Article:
One week from today I’ll be presenting a talk at Black Hat. Black Hat! Wow. I’m still a little amazed at this turn of events, but am trying not to dwell on it for fear of slipping into a blind panic. :)
But I think I’m ready. I submitted a nice long white paper a couple of weeks ago, and sent in my presentation yesterday. I’m comfortable with the material. I (think) I’ll be able to intelligently field questions. I’m pretty sure I won’t be a complete, blithering idiot on stage. And to settle my nerves, I’ve put in an early order for a bottle of Drambuie. Though I think I’ll save that for the obligatory post-talk celebration.
Of course, this isn’t the first time I’ve spoken at a conference — I was lucky enough to get a spot on the closing panel at ShmooCon this past January. There were four of us on the panel, so I didn’t get to speak long (only about 10 minutes). But being the closing session, most of the con was there — perhaps as many as 1000 people. I haven’t seen the video, but people tell me that I did well, so I guess there’s really no reason to be nervous here.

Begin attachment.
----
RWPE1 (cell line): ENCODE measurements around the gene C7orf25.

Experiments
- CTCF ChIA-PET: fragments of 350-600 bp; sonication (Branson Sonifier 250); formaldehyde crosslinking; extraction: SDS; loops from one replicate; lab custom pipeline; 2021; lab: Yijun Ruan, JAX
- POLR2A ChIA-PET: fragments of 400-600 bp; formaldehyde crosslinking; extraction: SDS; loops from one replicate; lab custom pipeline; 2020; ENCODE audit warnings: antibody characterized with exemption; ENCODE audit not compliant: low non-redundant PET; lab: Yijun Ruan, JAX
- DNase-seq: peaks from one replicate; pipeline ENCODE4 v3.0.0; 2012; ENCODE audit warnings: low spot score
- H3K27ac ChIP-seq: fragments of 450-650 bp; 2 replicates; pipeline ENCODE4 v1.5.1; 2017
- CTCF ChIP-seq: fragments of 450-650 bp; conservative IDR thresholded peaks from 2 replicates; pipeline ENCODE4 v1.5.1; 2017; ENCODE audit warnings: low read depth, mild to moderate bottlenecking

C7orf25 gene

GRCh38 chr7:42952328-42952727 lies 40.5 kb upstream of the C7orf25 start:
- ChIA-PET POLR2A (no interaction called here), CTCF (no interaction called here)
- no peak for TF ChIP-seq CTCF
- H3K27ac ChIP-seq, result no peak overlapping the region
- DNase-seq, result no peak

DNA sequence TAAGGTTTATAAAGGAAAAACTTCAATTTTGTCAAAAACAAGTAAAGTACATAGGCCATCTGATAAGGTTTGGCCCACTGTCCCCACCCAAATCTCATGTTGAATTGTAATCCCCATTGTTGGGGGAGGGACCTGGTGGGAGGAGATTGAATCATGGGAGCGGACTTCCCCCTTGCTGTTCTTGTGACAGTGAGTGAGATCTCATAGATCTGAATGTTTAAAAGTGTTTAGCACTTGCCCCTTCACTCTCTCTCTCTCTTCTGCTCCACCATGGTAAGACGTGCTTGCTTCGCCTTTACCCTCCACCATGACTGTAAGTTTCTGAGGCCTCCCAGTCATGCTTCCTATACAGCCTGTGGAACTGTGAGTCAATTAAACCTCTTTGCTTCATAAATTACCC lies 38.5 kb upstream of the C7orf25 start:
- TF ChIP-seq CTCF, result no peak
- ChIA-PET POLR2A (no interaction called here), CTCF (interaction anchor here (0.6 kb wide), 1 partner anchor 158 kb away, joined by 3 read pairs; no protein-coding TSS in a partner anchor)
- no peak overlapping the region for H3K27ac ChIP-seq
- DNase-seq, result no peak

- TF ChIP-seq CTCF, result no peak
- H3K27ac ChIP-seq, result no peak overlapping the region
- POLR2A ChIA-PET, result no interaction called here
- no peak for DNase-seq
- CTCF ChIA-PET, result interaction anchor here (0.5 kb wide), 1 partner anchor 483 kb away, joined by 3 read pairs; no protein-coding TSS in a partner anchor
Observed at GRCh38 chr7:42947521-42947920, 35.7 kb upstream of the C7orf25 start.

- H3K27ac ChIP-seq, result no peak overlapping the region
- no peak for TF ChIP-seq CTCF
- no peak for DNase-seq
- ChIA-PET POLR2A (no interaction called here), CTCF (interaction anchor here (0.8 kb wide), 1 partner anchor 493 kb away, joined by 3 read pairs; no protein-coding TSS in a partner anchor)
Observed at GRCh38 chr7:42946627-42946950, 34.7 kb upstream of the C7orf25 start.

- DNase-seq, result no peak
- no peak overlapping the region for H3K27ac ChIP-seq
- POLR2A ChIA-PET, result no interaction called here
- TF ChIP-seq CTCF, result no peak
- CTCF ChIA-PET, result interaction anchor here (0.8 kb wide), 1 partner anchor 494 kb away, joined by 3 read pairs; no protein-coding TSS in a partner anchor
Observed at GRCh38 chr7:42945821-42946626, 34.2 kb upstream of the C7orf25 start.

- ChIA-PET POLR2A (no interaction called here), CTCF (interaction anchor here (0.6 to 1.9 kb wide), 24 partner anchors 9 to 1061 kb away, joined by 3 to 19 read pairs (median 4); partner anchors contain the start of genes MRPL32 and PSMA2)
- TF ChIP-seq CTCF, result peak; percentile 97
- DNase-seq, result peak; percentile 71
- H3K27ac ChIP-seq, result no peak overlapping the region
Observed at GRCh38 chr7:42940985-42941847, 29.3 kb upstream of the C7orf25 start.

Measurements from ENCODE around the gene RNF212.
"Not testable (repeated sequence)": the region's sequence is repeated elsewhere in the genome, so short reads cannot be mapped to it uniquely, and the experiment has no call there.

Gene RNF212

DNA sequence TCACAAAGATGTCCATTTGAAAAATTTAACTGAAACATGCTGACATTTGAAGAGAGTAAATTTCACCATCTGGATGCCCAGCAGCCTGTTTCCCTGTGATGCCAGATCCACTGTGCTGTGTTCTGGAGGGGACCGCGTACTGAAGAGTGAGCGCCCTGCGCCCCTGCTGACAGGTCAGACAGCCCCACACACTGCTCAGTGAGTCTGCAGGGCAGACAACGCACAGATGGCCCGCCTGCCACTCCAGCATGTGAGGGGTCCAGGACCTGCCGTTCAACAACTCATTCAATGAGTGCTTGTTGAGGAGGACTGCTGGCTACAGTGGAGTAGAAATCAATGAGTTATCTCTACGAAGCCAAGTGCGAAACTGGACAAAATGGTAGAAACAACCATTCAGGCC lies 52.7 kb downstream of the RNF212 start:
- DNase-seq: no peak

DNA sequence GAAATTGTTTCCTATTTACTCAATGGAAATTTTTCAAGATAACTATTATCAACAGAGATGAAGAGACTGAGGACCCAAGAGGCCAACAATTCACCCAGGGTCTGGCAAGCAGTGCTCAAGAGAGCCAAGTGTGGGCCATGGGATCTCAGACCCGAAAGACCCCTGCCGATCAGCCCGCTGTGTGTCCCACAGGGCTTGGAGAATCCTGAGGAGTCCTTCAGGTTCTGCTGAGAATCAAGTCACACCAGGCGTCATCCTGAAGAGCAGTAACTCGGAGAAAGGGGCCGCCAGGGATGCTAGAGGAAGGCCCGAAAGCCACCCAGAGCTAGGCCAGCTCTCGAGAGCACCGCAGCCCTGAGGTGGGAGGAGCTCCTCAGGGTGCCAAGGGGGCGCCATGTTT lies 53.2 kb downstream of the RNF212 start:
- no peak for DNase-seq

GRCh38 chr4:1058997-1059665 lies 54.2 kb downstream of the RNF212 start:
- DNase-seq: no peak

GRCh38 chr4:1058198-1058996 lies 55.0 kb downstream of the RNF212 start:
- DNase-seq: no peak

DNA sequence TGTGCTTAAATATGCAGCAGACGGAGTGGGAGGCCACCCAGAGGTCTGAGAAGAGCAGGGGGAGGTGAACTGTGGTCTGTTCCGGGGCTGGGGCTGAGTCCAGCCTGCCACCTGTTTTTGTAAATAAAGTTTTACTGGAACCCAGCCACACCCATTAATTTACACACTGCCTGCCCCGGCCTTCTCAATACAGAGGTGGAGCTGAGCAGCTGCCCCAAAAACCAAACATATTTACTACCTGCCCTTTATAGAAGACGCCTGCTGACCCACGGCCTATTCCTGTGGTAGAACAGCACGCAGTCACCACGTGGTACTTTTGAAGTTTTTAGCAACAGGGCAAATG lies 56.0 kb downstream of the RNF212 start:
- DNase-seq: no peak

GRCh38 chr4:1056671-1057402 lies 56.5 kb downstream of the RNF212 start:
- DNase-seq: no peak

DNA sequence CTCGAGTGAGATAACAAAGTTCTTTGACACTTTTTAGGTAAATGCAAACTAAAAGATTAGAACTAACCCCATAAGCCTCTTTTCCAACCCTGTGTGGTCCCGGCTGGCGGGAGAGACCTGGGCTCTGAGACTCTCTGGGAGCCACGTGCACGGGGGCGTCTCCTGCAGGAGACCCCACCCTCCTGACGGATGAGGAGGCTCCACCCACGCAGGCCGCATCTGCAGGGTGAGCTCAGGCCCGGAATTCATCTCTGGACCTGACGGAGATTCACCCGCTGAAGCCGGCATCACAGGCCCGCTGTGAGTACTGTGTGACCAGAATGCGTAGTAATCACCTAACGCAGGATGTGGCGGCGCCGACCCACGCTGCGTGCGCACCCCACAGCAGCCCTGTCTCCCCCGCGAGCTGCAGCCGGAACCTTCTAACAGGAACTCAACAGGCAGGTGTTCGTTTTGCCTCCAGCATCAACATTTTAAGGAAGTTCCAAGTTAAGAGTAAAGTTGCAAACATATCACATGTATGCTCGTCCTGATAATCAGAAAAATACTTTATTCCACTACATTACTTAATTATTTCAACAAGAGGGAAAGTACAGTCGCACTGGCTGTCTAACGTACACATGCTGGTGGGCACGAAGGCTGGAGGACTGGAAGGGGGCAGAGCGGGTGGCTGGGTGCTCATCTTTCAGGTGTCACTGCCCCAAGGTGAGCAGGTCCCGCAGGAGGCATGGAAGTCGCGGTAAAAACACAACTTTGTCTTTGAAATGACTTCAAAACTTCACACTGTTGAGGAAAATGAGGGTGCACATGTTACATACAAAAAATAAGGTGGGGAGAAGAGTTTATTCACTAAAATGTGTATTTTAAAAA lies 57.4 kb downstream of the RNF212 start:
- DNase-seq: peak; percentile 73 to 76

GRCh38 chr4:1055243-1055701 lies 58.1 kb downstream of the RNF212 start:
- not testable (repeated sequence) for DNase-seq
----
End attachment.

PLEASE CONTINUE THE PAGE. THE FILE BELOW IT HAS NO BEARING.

I still have yet to write up anything about that ShmooCon appearance, and hopefully I’ll finally do something soon. There’s been quite a bit happening in the password cracking / authentication business in the past six months, and I have a lot of interesting ideas swirling around that I really need to put down for others to comment on. Maybe I’ll write some on the flight to Vegas. You know, to keep my mind off of my talk.